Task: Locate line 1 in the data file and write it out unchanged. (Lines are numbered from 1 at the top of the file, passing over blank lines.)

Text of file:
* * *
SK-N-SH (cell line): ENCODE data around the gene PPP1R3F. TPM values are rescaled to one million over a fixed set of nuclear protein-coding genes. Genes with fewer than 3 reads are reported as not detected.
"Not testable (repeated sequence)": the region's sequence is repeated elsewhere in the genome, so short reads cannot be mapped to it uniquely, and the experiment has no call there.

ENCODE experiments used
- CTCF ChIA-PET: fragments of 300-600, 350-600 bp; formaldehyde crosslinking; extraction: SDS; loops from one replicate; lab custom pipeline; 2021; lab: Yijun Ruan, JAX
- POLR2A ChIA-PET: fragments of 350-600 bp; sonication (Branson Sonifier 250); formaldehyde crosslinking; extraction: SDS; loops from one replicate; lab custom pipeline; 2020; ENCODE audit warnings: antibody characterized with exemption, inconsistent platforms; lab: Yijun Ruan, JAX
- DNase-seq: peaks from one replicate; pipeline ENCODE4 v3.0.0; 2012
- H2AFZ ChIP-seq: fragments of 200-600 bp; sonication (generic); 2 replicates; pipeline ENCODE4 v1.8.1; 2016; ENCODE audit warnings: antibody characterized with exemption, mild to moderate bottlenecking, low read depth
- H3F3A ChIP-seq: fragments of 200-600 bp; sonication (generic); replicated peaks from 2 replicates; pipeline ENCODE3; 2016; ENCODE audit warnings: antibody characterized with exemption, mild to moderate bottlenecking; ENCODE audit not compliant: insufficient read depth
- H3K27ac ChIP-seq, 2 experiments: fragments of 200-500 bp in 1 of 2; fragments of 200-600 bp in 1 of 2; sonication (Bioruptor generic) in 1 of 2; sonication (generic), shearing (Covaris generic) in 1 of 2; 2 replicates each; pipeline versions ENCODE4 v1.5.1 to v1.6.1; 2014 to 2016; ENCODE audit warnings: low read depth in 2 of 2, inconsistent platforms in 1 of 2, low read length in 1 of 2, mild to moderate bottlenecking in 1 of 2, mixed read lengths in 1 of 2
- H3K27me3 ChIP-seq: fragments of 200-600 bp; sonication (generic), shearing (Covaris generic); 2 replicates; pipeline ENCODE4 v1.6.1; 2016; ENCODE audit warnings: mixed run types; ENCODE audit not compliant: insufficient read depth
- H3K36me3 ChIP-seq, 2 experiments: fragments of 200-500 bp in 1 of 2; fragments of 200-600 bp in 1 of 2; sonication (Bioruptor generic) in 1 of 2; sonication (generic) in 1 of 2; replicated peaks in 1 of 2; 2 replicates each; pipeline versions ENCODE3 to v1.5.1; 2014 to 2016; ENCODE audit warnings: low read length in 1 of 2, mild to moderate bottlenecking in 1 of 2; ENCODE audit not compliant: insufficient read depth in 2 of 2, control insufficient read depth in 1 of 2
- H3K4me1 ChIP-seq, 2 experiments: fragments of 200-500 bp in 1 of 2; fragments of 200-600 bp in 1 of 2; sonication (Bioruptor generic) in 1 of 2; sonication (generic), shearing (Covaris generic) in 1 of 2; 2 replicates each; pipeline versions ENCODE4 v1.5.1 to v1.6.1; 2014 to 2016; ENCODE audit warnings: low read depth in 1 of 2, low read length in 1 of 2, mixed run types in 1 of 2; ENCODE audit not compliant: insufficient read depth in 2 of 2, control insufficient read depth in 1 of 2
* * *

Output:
SK-N-SH (cell line): ENCODE data around the gene PPP1R3F. TPM values are rescaled to one million over a fixed set of nuclear protein-coding genes. Genes with fewer than 3 reads are reported as not detected.